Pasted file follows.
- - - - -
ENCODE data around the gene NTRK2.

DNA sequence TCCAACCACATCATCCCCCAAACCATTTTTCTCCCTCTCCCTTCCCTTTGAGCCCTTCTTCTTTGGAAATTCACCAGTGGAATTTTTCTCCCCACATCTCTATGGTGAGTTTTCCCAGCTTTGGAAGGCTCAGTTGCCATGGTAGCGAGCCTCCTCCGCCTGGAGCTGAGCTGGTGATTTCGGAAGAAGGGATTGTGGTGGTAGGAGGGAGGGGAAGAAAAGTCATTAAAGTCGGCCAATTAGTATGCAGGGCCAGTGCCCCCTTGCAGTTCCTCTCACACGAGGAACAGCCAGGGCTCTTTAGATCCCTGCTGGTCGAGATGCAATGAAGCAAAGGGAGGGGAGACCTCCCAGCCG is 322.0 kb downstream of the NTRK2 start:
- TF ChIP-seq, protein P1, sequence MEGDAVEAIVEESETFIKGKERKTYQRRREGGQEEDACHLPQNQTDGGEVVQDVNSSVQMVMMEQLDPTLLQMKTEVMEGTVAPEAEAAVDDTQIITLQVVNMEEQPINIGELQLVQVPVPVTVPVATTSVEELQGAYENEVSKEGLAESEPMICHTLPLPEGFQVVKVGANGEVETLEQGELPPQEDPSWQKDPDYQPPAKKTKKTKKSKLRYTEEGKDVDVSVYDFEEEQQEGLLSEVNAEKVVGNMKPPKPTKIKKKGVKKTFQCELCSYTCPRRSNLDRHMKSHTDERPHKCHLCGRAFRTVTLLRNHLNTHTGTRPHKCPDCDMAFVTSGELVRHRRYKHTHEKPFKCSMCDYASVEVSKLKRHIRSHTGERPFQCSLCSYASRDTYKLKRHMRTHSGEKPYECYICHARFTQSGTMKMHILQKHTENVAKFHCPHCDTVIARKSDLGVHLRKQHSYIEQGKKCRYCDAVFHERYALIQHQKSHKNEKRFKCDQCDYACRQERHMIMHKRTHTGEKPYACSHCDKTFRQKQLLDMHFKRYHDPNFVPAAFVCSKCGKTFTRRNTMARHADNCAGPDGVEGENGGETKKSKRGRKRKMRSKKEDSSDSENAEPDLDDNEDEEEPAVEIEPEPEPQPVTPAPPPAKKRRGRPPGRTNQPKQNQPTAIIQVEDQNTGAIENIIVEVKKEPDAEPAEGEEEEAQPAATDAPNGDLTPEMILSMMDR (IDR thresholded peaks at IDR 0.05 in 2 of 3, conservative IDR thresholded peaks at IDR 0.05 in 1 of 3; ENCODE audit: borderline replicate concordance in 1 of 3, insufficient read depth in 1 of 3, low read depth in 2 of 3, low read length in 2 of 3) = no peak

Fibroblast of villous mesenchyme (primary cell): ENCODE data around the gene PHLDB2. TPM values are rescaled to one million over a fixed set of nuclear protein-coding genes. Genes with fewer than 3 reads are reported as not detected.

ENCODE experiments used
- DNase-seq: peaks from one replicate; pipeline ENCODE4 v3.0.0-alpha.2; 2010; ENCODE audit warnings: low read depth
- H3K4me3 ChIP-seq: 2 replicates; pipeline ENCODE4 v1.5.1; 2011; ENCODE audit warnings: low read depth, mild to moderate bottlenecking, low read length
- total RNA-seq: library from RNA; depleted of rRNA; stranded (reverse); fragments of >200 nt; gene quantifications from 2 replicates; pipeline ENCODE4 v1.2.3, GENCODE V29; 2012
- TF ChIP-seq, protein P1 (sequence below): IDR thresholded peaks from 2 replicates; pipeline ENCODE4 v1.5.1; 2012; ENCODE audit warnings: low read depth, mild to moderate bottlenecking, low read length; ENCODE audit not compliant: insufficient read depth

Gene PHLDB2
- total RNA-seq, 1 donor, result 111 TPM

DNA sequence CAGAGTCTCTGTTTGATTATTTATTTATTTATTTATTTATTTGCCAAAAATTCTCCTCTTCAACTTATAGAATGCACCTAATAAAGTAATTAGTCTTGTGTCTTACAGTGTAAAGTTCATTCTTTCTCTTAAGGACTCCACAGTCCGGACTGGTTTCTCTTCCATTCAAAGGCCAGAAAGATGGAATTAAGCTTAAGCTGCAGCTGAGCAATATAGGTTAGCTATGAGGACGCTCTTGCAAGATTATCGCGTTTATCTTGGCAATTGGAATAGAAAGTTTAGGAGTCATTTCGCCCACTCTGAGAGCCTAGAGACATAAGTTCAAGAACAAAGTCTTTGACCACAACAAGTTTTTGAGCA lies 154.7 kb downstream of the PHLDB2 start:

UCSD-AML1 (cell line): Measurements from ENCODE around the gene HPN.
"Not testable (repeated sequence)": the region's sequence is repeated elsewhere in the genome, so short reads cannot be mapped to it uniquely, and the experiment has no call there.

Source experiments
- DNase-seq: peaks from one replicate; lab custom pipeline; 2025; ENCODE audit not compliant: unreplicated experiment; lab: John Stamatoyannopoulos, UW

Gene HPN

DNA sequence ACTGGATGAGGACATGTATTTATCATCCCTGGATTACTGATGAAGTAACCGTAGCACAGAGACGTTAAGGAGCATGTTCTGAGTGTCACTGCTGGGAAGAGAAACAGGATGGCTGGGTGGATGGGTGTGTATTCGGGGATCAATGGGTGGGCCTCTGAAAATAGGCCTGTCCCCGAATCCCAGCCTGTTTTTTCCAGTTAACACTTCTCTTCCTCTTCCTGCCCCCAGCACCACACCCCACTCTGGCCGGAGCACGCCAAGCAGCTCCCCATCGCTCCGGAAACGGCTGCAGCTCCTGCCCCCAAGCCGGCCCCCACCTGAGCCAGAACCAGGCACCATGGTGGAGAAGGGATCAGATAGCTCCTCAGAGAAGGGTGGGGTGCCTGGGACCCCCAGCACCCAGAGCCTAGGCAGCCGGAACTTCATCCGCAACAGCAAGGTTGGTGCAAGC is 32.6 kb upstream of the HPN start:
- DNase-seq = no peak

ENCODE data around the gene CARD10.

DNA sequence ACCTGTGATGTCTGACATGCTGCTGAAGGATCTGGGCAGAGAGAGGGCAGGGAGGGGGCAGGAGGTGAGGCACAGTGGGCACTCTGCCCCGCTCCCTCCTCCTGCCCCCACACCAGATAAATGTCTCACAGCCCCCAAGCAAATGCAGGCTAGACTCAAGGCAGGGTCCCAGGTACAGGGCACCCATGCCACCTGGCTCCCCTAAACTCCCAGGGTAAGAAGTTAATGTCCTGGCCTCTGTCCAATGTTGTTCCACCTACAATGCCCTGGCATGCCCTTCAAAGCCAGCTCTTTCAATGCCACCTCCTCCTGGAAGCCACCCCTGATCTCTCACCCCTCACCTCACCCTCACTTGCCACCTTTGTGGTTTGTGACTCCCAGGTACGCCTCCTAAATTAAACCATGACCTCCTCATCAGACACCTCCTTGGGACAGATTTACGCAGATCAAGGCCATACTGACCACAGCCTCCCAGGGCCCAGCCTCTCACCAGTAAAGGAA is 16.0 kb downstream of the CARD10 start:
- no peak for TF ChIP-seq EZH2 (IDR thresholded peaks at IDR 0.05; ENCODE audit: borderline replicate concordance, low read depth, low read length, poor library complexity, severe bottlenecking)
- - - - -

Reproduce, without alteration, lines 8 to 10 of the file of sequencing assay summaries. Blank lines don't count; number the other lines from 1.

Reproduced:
- total RNA-seq: library from RNA; depleted of rRNA; stranded (reverse); fragments of >200 nt; gene quantifications from 2 replicates; pipeline ENCODE4 v1.2.3, GENCODE V29; 2012
- TF ChIP-seq, protein P1 (sequence below): IDR thresholded peaks from 2 replicates; pipeline ENCODE4 v1.5.1; 2012; ENCODE audit warnings: low read depth, mild to moderate bottlenecking, low read length; ENCODE audit not compliant: insufficient read depth

Gene PHLDB2